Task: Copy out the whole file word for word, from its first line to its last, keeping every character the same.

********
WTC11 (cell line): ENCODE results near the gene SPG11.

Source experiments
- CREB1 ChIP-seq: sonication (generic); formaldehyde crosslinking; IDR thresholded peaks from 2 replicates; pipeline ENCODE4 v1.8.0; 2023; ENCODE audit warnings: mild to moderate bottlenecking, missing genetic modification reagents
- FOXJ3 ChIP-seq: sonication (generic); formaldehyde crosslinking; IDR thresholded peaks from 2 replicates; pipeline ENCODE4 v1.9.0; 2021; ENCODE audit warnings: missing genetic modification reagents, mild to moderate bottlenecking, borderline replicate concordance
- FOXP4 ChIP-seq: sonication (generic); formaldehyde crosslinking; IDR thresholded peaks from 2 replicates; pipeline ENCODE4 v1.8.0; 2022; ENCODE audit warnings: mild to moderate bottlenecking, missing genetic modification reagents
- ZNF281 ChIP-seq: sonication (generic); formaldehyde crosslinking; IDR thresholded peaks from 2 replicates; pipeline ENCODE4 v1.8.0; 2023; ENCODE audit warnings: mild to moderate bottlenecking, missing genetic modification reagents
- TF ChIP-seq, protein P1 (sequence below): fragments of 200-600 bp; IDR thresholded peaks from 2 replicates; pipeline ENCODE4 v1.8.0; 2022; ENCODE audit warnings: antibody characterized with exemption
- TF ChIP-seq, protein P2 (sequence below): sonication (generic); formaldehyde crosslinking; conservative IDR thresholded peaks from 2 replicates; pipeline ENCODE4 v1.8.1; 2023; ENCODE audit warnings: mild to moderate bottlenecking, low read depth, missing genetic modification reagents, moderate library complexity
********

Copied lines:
WTC11 (cell line): ENCODE results near the gene SPG11.

Source experiments
- CREB1 ChIP-seq: sonication (generic); formaldehyde crosslinking; IDR thresholded peaks from 2 replicates; pipeline ENCODE4 v1.8.0; 2023; ENCODE audit warnings: mild to moderate bottlenecking, missing genetic modification reagents
- FOXJ3 ChIP-seq: sonication (generic); formaldehyde crosslinking; IDR thresholded peaks from 2 replicates; pipeline ENCODE4 v1.9.0; 2021; ENCODE audit warnings: missing genetic modification reagents, mild to moderate bottlenecking, borderline replicate concordance
- FOXP4 ChIP-seq: sonication (generic); formaldehyde crosslinking; IDR thresholded peaks from 2 replicates; pipeline ENCODE4 v1.8.0; 2022; ENCODE audit warnings: mild to moderate bottlenecking, missing genetic modification reagents
- ZNF281 ChIP-seq: sonication (generic); formaldehyde crosslinking; IDR thresholded peaks from 2 replicates; pipeline ENCODE4 v1.8.0; 2023; ENCODE audit warnings: mild to moderate bottlenecking, missing genetic modification reagents
- TF ChIP-seq, protein P1 (sequence below): fragments of 200-600 bp; IDR thresholded peaks from 2 replicates; pipeline ENCODE4 v1.8.0; 2022; ENCODE audit warnings: antibody characterized with exemption
- TF ChIP-seq, protein P2 (sequence below): sonication (generic); formaldehyde crosslinking; conservative IDR thresholded peaks from 2 replicates; pipeline ENCODE4 v1.8.1; 2023; ENCODE audit warnings: mild to moderate bottlenecking, low read depth, missing genetic modification reagents, moderate library complexity